Tom & Mimi Sidwell
JX Ranch, New Mexico
Excerpted from an article by Courtney White, originally published in Acres USA
In 2004, Tom and Mimi Sidwell purchased the 7,000-acre JX Ranch, south of Tucumcari, New Mexico and set about doing what they know best: earning a profit by restoring the land to health and stewarding it sustainably. As with many ranches in the arid Southwest, the JX had been hard used. The land’s health had been depleted by substandard cattle, farming, and water management. Grass cover had diminished in quantity and quality, exposing soil to the erosive effects of wind, rain, and sunlight, which also diminished the organic content of the soil significantly. Profits fell too for previous owners. Many had followed a typical business plan: stretch the land’s ecological capacity to the breaking point, then add more cattle when the economic times turned tough, and pray for rain. In the case of the JX, overgrazing caused mesquite shrubs to out-compete perennial grass plants, which increased the amount of bare soil across the ranch, which encouraged wind and water erosion, which dropped water tables as gullies grew and deepened and topsoil blew away. Water, nutrient, mineral, and energy cycles and profits unraveled across the JX Ranch.
This did not deter the Sidwells because their business model was holistic and integrated—they look at every part of their property as interconnected. Their goal was to increase the capacity of the ranch at all levels.
Tom began by dividing the entire ranch into sixteen pastures, up from the original five, using solar-powered electric fencing. After installing a water system to feed all sixteen pastures, he picked cattle that could do well in dry country, grouped them into one herd and set about carefully rotating them through the pastures, never grazing one for very long (7-10 days typically) in order to give the land plenty of recovery time to grow grass. Next, he began clearing out the juniper trees on the ranch with a bulldozer. Eventually he turned his attention to the mesquite as well, grubbing out hundreds of acres so that native grass could grow in its stead. It worked. Tom knows how to read a landscape, and what he began to see on the JX was land beginning to heal.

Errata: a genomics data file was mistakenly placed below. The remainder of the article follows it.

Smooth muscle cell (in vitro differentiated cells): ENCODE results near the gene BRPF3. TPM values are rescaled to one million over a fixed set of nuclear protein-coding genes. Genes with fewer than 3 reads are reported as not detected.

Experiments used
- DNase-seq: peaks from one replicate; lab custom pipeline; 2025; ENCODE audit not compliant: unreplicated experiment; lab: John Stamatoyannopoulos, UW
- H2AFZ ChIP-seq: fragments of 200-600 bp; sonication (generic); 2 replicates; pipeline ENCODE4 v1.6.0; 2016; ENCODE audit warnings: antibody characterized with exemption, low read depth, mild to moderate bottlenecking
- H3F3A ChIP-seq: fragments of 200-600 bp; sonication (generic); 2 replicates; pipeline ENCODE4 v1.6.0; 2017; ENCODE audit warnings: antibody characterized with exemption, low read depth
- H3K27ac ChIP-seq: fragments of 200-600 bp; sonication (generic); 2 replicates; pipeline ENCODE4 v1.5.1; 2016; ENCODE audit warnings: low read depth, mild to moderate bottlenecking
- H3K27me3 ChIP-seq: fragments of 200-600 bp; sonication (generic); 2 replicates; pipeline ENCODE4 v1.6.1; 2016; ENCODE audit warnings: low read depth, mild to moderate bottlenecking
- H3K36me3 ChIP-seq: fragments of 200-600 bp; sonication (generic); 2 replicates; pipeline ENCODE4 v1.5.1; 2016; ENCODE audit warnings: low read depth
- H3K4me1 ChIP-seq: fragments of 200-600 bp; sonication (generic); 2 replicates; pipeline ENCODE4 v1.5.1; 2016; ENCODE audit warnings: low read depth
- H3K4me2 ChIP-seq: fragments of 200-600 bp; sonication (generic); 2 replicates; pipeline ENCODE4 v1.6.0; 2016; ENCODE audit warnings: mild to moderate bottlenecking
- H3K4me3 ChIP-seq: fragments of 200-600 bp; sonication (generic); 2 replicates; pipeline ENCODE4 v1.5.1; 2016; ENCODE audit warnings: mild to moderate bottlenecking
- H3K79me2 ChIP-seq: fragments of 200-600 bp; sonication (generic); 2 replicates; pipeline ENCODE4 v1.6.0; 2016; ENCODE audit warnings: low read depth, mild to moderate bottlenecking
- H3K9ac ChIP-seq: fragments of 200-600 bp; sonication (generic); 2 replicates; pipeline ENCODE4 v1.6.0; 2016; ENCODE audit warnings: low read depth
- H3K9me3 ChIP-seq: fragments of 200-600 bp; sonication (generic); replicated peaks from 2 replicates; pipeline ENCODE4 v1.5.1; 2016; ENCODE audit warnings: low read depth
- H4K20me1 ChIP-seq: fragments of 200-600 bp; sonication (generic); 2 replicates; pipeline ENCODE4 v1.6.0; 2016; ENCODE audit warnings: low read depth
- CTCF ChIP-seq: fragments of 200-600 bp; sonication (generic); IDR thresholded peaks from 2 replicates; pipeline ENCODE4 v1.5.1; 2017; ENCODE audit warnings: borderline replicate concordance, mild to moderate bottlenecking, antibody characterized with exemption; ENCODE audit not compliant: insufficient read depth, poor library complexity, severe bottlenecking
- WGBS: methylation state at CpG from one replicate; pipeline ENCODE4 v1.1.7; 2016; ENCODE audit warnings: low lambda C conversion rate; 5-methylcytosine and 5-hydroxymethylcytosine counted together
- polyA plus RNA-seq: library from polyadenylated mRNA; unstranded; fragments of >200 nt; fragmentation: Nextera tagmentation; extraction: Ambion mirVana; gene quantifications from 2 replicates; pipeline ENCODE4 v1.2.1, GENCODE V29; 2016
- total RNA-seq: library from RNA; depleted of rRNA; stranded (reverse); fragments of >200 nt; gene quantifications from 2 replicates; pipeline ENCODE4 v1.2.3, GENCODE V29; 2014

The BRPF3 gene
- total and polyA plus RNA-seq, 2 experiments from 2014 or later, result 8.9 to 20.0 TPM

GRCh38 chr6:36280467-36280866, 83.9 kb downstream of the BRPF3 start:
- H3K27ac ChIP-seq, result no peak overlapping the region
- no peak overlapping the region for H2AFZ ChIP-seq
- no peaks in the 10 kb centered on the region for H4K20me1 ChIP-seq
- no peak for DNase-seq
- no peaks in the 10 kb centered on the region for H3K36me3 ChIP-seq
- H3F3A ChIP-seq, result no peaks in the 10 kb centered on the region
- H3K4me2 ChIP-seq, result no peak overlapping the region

Tom kept going. He began to feed the cattle on patches of bare soil and on gully headcuts. Soon he was able to lengthen the period of rest between pulses of cattle grazing in each pasture from 60 days to 90 days to the current 105 days. This allowed the Sidwells to increase the overall livestock capacity of the ranch by 25% in only six years, which has had a significant positive impact on their bank account. The typical stocking rate in this part of New Mexico is one cow to 50 acres. The Sidwells have brought it down to one to 36 acres, and hope to get it down to 1 to 30 acres someday. The reason for his optimism is simple: the native grasses are coming back, even in dry years.
In 2011, JX Ranch has seen a little more than three inches of rain in twelve months (the average is ten inches). Rather than sell his cattle, however, as many ranchers in nearby Texas have done, Tom built fences—the JX now has 25 pastures, each with an average grazing period of 4 days followed by 105 days of rest. Tom reports that the ranch has “plenty of grass for the cattle even with a 28% increase in carrying capacity.
In 2009, the Sidwells converted their beef business from a conventional, feedlot-based system to an entirely grass-fed operation. The benefit: profitability. As an added-value food, grass-fed meat sells for as much as 50% more than conventional meat. The Sidwells also run a small tourism business on the JX—customers pay to stay in a pretty guest house on the property and help around the ranch.
The Sidwells can do all these things on one ranch because they have reconnected soil, water, plants, sunlight, food and profit in a way that is both healing and sustainable. They did it by returning to nature’s principles of herbivory, ecological disturbance, soil formation, microbial action, and good food. In the process, they improved the resilience of the land and their business for whatever shock or surprise the future may have in store. They made the land sing, in other words, with health and life.